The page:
U.S. immigration law treats the foreign-born children of U.S. citizens differently—in most cases, better—than the children of U.S. permanent residents. Varying numbers of immigrant visas are available each year, depending on whether you are a U.S. citizen or permanent resident and whether your child is a minor (under 21), an unmarried adult (21 or over), or a married adult. (For purposes of this discussion, an immigrant visa is the equivalent of a green card.)
If you are a U.S. permanent resident (green card holder) who wants to bring your foreign-born child to the U.S. to live, this article can help you to navigate this confusing territory. Then you can determine whether and how you can speed up the process of sponsoring your child for a visa if you become a U.S. citizen.
When researching options to bring your foreign-born children to the U.S., you should first determine whether your child already has "automatic" U.S. citizenship. Because U.S. nationality law has changed frequently over the years, many foreign-born children with U.S. citizen parents or grandparents may be eligible to apply for a U.S. passport and not even know it. To learn more, see U.S. Citizenship Through Birth or Through Parents.
If your child is not already an "automatic" U.S. citizen, you will need to determine whether you can sponsor your child for an immigrant visa (a green card, or U.S. lawful permanent residence) and how long you can expect to wait. Here is a chart detailing the possibilities:
Is a Visa Available for Your Child?
You are a…
Your foreign-born child is under 21
Your foreign-born child is 21 or over and unmarried
Your foreign-born child is married
A visa is available immediately
A visa is available after a wait of several years
A visa is available, with a wait of several years
U.S. permanent resident
A visa is available after a relatively short wait or no wait at all
A visa is available after a wait of several years
No visa is available
As you can see, visa availability and length of wait times differ greatly depending on whether you, as the child's petitioner or sponsor, are a U.S. citizen or a permanent resident. Keep reading on for more information about your options.
If you and your minor children in your custody are all green card holders already, and you are eligible to "naturalize," you can all become U.S. citizens at the same time. By naturalizing while your children are still under age 18, your children "derive" U.S. citizenship through your application.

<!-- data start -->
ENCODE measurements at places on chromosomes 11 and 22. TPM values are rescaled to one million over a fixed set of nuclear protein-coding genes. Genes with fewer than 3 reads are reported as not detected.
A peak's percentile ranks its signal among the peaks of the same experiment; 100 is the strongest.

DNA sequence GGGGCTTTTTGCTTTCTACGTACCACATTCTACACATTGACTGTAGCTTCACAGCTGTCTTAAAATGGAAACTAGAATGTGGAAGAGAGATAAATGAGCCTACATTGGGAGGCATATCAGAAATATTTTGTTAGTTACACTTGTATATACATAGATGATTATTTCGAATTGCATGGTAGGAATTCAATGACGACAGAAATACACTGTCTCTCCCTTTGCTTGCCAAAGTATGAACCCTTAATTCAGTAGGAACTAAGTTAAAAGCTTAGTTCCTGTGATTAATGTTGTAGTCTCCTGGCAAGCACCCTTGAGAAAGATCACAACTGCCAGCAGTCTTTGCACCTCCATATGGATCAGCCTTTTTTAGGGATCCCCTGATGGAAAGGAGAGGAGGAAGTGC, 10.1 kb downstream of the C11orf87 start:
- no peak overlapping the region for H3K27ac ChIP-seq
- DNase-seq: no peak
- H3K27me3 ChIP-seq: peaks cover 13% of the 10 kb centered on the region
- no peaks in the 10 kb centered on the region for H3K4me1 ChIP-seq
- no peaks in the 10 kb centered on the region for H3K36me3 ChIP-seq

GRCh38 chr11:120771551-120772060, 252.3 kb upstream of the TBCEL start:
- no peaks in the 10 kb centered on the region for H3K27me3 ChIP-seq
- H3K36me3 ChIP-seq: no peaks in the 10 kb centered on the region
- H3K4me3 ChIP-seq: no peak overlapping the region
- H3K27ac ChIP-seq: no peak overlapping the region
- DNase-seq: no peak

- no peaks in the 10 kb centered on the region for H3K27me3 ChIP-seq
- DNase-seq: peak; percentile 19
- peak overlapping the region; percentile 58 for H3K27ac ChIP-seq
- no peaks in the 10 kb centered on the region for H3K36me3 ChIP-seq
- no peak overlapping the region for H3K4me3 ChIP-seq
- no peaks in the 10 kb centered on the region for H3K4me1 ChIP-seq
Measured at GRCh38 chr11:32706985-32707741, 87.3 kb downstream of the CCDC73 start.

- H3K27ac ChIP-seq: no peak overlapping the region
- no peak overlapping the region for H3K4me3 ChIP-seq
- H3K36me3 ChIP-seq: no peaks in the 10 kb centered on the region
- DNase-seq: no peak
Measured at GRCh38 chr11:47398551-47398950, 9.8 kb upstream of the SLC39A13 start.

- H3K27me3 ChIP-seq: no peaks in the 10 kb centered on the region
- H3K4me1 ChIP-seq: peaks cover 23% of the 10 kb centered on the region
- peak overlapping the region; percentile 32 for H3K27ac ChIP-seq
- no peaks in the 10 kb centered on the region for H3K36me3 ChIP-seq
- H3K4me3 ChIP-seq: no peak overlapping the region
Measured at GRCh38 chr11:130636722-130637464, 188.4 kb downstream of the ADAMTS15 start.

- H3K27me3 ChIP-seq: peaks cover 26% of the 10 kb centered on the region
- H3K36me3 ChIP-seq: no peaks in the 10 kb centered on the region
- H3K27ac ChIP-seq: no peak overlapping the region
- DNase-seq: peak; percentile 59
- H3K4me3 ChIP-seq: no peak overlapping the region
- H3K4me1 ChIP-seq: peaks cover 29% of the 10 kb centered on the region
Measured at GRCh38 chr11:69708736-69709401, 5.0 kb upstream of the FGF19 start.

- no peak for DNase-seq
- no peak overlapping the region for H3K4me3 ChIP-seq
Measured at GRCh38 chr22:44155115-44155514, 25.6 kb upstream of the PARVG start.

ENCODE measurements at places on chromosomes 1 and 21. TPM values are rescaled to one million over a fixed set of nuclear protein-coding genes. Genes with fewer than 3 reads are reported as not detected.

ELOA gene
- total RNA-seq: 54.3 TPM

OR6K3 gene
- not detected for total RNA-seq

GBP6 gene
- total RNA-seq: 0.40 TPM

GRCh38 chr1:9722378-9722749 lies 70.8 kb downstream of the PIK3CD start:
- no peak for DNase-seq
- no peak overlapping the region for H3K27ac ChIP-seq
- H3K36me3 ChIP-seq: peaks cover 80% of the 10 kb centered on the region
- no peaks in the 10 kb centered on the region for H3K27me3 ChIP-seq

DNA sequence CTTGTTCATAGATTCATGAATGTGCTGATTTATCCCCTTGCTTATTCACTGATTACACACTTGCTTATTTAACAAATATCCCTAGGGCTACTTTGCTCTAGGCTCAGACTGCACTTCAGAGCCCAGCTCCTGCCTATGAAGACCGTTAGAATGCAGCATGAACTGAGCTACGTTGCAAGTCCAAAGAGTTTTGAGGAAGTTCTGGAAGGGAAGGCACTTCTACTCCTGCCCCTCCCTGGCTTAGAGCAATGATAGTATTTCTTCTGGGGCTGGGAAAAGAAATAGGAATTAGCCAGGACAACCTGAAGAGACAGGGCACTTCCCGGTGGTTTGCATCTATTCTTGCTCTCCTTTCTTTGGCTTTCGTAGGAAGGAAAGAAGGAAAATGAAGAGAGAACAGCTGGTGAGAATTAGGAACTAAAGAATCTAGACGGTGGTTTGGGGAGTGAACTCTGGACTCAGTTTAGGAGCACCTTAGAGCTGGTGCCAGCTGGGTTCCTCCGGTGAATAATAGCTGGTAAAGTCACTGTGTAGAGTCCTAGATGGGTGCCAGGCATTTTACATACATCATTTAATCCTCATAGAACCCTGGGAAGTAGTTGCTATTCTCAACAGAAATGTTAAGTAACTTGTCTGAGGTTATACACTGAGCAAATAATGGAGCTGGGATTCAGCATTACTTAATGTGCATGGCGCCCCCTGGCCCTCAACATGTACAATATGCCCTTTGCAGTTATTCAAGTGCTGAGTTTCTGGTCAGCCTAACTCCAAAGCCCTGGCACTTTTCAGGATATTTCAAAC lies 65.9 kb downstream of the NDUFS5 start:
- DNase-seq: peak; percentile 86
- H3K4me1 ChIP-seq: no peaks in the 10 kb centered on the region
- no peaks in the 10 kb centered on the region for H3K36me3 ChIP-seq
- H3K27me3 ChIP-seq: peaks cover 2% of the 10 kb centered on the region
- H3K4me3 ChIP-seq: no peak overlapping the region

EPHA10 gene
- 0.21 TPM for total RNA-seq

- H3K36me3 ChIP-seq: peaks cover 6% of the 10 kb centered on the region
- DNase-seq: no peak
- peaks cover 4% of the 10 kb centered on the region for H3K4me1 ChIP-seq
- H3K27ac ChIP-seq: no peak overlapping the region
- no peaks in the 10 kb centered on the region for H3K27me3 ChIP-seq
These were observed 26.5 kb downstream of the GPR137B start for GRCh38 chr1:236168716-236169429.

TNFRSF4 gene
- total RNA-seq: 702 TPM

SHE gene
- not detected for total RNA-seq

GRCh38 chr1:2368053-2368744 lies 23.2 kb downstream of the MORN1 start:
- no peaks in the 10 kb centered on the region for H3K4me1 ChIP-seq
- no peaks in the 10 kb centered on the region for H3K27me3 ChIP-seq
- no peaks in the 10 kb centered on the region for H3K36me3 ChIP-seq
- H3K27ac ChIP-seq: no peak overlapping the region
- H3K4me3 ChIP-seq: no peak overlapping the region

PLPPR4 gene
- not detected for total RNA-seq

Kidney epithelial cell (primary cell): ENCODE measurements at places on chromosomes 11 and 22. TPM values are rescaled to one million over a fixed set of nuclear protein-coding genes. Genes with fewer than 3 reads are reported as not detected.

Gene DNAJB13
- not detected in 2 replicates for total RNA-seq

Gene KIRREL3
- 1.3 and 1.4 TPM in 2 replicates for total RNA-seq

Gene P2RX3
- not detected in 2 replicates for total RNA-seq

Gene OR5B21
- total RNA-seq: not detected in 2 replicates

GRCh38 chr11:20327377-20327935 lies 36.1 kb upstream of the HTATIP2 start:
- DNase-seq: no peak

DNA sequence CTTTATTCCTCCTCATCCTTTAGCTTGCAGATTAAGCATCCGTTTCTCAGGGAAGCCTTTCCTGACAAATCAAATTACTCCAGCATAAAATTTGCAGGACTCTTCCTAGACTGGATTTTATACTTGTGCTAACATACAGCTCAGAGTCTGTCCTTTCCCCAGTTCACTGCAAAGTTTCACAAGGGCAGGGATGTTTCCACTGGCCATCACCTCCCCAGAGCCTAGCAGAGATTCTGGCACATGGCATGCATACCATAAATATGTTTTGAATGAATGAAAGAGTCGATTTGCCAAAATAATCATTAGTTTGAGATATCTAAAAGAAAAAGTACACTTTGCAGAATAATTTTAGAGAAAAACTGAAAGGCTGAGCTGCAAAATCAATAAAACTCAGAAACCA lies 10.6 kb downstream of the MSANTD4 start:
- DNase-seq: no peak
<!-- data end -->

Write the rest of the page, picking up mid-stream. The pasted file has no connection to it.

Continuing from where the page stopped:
If they don't meet the criteria for derivation, your green-card holding children will need to wait until they become adults and are eligible to submit their own applications for U.S. citizenship.
For more on submitting form N-400 Application for Naturalization with USCIS, visit Application Process for U.S. Citizenship Through Naturalization.
Regardless of what visa category your child will be in, the process starts the same way: You will need to file Form I-130 (Petition for Alien Relative) with U.S. Citizenship and Immigration Services (USCIS). What happens after that, however, can vary. Because the law treats the minor children (under 21) of U.S. citizens as "immediate relatives," an immigrant visa or green card will be available to them with no waiting other than for application processing.
But if you are a U.S. permanent resident and your foreign-born minor children do not already have green cards, they might have to wait in line for their green cards to become available. (If you are applying for U.S. permanent residence from abroad or adjusting status, your spouse and children under age 21 are "derivative beneficiaries," who can submit their applications to accompany you at the same time.)
The minor children of permanent residents are not considered immediate relatives, but are in category "2A" of the visa preference system. Only a limited number of visas are available in category 2A, and in the past, many more people applied each year than there were visas available; though the situation has changed recently.
To see which visas USCIS is currently processing, view the U.S. State Department's Visa Bulletin online.